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Alexandre Hunault
LL.M. Fisc., F.Pl.

Tax Specialist

Saving within your means

You’re starting your practice and you want to start building your savings quickly because you have plans! And to achieve them, you want to rely on your professional income, but also on the income you can earn from sound investments.

The catch is that early in your career, cash is usually more limited. So how do you go about building an investment portfolio whose income will quickly put you on the right track?

Leverage loan or not?

There is a strategy that involves borrowing money to invest, usually in non-registered investments. The principle is that the return generated by the investment will be greater than the interest costs of the loan.

So far so good. But beware of the transition from principle to reality!

So far so good. But beware of the transition from principle to reality!
  1. If an advisor suggests a leverage loan, first consider your risk tolerance. The leverage loan strategy amplifies the results obtained: when the markets are up, your gains are bigger, but if they’re down, your loss is bigger too.
  2. Also consider your borrowing capacity and your current savings. Early in your career, sudden setbacks are more difficult to take. You can undoubtedly borrow and pay the interest on a loan. But what will happen if the markets suddenly fall: will you be able to absorb the loss without compromising your financial future?

An example

You borrow $50,000 at an annual interest rate of 2.5%, which means you will have to pay $1,250 in interest charges each year.

  • If the markets are up, all is well.
  • If they’re down, you have to be able to absorb a capital loss that could be as much as the full amount borrowed, i.e. $50,000. Think about it!
Gain scenario Without leverage loan With leverage loan of $50,000
Capital invested $50,000 $100,000
Capital from the loan N/A $50,000
Return (6.0%) $3,000 $6,000
Interest (2.5%) N/A ($1,250)
Net return $3,000 $4,750
Initial loan repayment N/A $50,000
Final annual result
(based on the original amount minus the loan)
$53,000 $54,750
% return on initial capital 6.00% 9.50%
Loss scenario Without leverage loan With leverage loan of $50,000
Capital invested $50,000 $100,000
Capital from the loan N/A $50,000
Return (-10.0%) ($5,000) ($10,000)
Interest (2.5%) N/A ($1,250)
Net return ($5,000) ($11,250)
Initial loan repayment N/A $50,000
Final annual result
(based on the original amount minus the loan)
$45,000 $38,750
% return on initial capital (10.0%) (22.50%)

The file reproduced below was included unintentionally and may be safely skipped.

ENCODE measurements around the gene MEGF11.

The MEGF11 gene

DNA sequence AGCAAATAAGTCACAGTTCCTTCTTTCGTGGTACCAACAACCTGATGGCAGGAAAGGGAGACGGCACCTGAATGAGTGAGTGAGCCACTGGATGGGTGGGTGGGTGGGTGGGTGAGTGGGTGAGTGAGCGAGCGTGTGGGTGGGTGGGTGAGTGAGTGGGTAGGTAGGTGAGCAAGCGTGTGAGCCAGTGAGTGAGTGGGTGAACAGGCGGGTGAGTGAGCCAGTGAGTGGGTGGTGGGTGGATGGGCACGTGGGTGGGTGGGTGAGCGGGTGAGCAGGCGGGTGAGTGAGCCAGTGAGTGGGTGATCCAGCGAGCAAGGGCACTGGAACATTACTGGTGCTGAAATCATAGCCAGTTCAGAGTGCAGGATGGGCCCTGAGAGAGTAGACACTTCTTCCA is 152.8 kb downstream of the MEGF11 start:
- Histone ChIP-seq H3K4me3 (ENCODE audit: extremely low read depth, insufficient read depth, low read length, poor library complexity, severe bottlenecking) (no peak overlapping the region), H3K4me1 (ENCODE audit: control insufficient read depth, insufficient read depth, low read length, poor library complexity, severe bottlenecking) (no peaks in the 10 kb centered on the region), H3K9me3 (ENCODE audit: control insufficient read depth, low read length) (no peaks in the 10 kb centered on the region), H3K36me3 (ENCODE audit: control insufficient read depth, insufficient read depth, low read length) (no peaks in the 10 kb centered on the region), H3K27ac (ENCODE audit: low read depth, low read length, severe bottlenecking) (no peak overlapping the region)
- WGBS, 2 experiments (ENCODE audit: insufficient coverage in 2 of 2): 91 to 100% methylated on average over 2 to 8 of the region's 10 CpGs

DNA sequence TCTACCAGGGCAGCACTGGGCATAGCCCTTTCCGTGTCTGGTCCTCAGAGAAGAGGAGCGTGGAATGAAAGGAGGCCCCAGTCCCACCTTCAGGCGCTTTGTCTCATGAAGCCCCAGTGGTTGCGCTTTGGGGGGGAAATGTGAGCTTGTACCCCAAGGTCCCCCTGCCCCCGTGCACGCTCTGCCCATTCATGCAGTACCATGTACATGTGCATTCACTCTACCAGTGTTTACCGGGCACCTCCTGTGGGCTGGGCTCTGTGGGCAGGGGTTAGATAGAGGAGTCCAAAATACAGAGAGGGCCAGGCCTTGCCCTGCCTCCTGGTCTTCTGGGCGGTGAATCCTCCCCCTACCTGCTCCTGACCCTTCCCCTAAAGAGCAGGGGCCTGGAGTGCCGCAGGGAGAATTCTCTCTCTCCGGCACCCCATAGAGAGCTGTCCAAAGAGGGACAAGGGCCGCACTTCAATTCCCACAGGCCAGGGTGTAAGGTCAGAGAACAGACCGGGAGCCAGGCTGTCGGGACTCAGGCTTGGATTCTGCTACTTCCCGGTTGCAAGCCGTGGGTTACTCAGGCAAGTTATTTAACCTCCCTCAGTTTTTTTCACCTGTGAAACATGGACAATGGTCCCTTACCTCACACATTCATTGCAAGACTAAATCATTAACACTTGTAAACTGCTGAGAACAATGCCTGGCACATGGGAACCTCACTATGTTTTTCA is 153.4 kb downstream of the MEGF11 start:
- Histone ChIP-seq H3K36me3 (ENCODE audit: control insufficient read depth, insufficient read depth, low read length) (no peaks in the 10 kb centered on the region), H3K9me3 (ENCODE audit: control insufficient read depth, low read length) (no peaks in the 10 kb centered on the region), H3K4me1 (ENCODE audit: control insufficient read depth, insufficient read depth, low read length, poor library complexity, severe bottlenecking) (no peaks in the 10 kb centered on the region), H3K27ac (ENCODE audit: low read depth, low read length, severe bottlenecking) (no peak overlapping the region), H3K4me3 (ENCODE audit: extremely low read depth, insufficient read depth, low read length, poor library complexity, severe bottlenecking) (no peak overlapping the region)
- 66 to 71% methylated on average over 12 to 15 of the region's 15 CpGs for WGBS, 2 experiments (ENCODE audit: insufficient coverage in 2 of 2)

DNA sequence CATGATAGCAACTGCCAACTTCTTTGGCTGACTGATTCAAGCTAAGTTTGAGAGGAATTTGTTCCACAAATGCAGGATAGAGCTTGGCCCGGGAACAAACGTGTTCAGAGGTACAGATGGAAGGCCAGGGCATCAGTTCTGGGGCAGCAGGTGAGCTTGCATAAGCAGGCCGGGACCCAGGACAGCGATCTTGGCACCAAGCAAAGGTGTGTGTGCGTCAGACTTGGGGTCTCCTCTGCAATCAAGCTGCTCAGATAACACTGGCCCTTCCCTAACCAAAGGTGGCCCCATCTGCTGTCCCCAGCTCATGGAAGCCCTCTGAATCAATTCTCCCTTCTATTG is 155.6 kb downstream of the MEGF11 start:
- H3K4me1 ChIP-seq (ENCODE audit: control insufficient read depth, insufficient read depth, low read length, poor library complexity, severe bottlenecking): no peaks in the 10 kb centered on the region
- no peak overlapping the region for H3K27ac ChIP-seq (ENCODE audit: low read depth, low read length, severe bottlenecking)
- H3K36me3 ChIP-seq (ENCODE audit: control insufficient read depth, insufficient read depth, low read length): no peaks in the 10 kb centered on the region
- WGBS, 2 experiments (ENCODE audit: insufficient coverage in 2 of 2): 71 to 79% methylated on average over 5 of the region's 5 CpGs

Are the loan interest costs deductible?

The interest on your loan may be deductible, but for it to be so, the borrowed money must be invested in investments that pay interest or dividend income.

  • If you buy shares of a company that does not expect to pay a dividend,

or

  • if you invest in registered accounts (RRSP, TFSA, RESP),

the interest on your loan will not be deductible. You must invest in a non-registered account to be able to deduct the interest.

However, there may still be some benefit to investing in a registered plan:

Account TFSA NON-REGISTERED
Return 6.00% 6.00%
Interest (2.50%) (2.50%)
Net return 3.50% 3.50%
Tax 0% (2.67%)*
Rendement net d’impôt 3.50% 0.83%

*At the maximum tax rate of 53.31%%

Final word

Early in your career, the leverage loan strategy is riskier: your risk tolerance and your borrowing capacity are still low. In addition, finding yourself with a large debt when you are still building your savings could become very uncomfortable and compromise your future possibilities.

Be cautious and talk to your advisor. Ask him all your questions and take advantage of his financial intelligence. It can help you avoid many pitfalls and point you in the right direction!

Alexandre Hunault, LL. M. Fisc.
Tax Specialist


The information contained herein has been obtained from sources deemed reliable, but we do not guarantee the accuracy of this information, and it may be incomplete. The opinions expressed are based upon our analysis and interpretation of this information and are not to be construed as a recommendation. For any questions, don’t hesitate to contact your wealth management advisor or your tax specialist, accountant or legal advisor.

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